Unreal Nature

January 12, 2015


Filed under: Uncategorized — unrealnature @ 5:46 am

… I will read the cropped border as a kind of designation of image-making as play, play with habitual boundaries of all sorts, an oscillation between contingency and determination …

This is from The Body in Pieces: The Fragment as a Metaphor of Modernity by Linda Nochlin (1994):

… ‘All fixed, fast-frozen relations, with their train of ancient and venerable prejudices and opinions, are swept away, all new-formed ones become antiquated before they can ossify. All that is solid melts into air, all that is holy is profaned and men at last are forced to face … the real conditions of their lives and their relations with their fellow men.’ This is Karl Marx, in the Communist Manifesto, speaking at mid-century of the dynamic destructiveness and self-disintegration inherent in the capitalist system and bourgeois society more generally. ‘By “modernity” I mean the ephemeral, the contingent, the half of art whose other half is the eternal and the immutable.’ [Baudelaire]

Edgar Degas, Ludovic Lepic and Daughters in the Place de la Concorde, mid-1970s

… Marshall Berman … maintains that it is crucial to note Baudelaire’s use of concepts of fluidity — ‘floating existences’ — and gaseousness (which ‘envelopes and soaks us like an atmosphere’) as symbols for the distinctive quality of modern life and stresses the fact that fluidity and vaporousness would become primary qualities in the self-consciously modernist painting — as well as music and literature — that would emerge later in the century.

The Impressionist painters of the 1870s hardly needed to learn about modernity and the modern city from Marx or even Baudelaire: and, certainly, the fluidity and vaporousness, the disintegrative structure and open brushwork they developed to accommodate to the urban body in pieces in their cityscapes rise from different roots and sources, including, of course, that primary source of modern visual culture, photography. But their paintings of the urban, specifically Parisian, vista share with Marx and Baudelaire a sense of that loss of solidity, a compensatory dynamism and flow, a sometimes centrifugal and often random organization and, above all, the notion that fragmentariness, in the broadest sense of that term — including both the cut-off view of the body and the cropped picture-surface — is a quality shared in the modern city by both the perceiver-constructor and the object of perception.

… There is one painting of Manet in which all the complex, and often contradictory, significations of the crop, the cut, and the fragmented figure in relation to the representation of modernity and the construction of modernism as a style are laid out in all their aspects: Masked Ball at the Opera, rejected for the Salon of 1874. Here, we are confronted not only with a crowd of Parisian men-of-the-world, and dominoed and costumed women, but also with, at the left, half a Punchinello, and, at the top, a female torso, a female leg and a sash hanging over the balcony. To paraphrase the painter’s friend Mallarmé, who perfectly grasped the unusual coincidence of the casual and the deliberate in Manet’s pictorial vision, the artist has here discovered a new ‘manner of cutting down pictures’ so that the frame has ‘all the charm of a merely fanciful boundary, such as the view I would see if I framed my eyes with my hand at any given moment.’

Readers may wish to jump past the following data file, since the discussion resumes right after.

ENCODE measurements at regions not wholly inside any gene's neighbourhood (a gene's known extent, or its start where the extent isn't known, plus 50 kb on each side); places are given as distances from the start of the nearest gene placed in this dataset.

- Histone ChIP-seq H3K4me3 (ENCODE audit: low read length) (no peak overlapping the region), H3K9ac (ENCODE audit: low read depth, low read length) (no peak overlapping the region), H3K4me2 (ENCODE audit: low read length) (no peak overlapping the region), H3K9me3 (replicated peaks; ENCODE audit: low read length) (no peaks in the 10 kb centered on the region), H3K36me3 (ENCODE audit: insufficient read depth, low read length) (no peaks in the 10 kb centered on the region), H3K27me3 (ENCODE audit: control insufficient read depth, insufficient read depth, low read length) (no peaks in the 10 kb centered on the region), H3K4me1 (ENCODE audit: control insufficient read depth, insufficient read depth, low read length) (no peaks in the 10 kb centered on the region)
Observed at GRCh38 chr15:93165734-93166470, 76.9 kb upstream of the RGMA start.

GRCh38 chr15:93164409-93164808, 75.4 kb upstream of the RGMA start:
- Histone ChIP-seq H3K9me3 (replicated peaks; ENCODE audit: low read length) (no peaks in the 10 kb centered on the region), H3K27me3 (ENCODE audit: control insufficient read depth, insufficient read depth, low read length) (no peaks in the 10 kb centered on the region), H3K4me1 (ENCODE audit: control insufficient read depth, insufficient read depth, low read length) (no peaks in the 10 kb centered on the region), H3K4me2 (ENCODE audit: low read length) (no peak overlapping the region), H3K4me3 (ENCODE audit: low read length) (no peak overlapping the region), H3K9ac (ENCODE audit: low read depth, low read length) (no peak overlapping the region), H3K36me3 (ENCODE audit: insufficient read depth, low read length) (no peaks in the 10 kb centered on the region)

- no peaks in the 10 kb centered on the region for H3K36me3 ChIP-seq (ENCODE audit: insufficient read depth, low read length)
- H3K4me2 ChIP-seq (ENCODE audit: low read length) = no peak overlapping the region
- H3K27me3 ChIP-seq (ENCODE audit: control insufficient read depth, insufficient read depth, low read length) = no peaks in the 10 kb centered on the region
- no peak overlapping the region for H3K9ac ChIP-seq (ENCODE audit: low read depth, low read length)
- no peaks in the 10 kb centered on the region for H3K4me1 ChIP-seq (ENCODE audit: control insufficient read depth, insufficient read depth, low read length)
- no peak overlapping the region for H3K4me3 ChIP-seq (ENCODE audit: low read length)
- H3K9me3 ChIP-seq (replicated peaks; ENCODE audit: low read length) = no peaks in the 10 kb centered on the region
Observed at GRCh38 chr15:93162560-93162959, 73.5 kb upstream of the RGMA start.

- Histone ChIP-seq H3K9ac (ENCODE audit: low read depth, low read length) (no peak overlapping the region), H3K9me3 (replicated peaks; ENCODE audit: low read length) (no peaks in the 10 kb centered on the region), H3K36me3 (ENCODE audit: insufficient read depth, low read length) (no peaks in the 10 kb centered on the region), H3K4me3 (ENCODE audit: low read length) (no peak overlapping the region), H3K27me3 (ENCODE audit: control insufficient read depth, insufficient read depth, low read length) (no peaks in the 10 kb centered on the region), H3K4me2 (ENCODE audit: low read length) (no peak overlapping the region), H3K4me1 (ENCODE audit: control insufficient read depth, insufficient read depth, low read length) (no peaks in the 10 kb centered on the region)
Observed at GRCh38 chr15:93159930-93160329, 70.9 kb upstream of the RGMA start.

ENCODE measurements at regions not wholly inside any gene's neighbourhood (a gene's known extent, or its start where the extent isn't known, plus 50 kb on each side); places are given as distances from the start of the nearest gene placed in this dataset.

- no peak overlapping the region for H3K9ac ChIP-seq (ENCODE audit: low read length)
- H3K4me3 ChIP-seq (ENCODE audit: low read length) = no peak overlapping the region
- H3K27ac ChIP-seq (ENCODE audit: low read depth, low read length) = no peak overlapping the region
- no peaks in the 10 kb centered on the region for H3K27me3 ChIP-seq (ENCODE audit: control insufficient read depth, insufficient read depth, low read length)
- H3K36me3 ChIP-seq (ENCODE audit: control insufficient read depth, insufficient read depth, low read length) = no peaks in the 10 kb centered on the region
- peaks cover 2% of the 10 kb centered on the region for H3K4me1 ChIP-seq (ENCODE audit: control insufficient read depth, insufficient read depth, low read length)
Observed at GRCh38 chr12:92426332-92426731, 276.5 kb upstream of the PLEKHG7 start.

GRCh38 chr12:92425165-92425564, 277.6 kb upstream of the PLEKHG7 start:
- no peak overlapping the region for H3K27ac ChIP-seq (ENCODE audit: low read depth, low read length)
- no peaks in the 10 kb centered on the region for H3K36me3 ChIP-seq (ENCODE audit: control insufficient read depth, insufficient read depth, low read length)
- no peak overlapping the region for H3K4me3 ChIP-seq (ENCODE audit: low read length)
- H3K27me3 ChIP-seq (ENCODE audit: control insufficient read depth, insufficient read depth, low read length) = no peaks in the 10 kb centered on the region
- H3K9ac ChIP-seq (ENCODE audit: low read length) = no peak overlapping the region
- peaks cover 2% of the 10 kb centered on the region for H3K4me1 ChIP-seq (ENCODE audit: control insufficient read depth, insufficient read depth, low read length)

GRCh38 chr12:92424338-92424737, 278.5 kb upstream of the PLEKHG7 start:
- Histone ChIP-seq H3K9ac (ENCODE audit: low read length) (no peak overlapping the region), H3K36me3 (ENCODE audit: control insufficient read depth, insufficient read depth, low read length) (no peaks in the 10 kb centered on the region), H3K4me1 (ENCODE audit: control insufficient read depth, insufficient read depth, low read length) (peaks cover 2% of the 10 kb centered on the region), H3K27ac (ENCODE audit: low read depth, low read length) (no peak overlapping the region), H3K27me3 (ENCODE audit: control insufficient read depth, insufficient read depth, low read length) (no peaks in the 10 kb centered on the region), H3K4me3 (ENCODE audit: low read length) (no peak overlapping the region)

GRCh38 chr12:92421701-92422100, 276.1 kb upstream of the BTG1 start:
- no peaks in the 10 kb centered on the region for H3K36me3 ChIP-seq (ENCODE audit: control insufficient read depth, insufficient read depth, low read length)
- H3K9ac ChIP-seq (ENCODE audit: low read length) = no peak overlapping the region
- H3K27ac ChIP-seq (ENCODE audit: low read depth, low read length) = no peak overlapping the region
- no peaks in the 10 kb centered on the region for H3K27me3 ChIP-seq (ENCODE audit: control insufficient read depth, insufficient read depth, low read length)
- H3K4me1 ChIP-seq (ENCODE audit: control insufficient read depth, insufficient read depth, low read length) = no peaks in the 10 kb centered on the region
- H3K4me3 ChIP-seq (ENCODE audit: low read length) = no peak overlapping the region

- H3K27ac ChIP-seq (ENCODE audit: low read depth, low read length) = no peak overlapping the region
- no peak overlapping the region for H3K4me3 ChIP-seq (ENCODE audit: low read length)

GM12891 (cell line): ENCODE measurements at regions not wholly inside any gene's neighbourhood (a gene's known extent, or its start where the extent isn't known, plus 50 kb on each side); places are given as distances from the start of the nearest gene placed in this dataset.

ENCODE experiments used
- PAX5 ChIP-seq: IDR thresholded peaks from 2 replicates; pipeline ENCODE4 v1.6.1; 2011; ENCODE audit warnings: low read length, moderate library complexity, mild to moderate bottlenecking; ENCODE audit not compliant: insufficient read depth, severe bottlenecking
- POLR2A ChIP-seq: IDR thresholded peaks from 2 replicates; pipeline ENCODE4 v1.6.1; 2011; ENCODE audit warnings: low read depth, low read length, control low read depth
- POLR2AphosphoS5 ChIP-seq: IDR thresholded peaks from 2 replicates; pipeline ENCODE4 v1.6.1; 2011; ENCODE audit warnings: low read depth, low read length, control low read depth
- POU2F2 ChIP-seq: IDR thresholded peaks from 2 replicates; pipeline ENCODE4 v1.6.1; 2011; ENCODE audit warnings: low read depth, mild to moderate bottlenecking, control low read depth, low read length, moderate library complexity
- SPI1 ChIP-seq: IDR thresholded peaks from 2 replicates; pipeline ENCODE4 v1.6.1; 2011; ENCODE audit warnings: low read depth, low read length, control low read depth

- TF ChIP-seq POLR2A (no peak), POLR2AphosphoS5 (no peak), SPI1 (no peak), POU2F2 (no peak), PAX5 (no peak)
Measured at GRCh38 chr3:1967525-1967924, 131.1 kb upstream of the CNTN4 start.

Masked Ball at the Opera, 1873

… Turning first to an examination of the cut-off view, the cropped picture surface in the Ball, I realize that it may itself suggest two opposing interpretations:

a. Total contingency: An equivalent of the meaningless flow of modern reality itself, a casual reality which has no narrative beginning, middle or end (Mallermé’s ‘view I would see … ‘). This is a structure associated with aspects of nineteenth-century realism in art and literature, and with the new medium of photography as well. Photography was often thought to be particularly ‘artless’ and, by the same token, particularly associated with reality, because of its tendency simply to record the raw data of visual experience, whatever happened to be caught by the lens at a particular time, whether or not a unified composition resulted, and whether or not human figures were oddly dissected by the photographic frame.

b. Total determination: the image is understood to be cropped, cut off, deliberately, as a function of the artist’s will and aesthetic decision. The cut or the crop must be read as a strategy of that ‘laying bare of the device’ central to modernist creation. I am forced to pay attention to the formal organization of the picture surface, which becomes the realm of the pictorial signifier, not a simulacrum of reality, however modern.

c. A third alternative: I will read the cropped border as a kind of designation of image-making as play, play with habitual boundaries of all sorts, an oscillation between contingency and determination frequently encountered in Manet’s work and, I believe, central to his conception of the modern in art.




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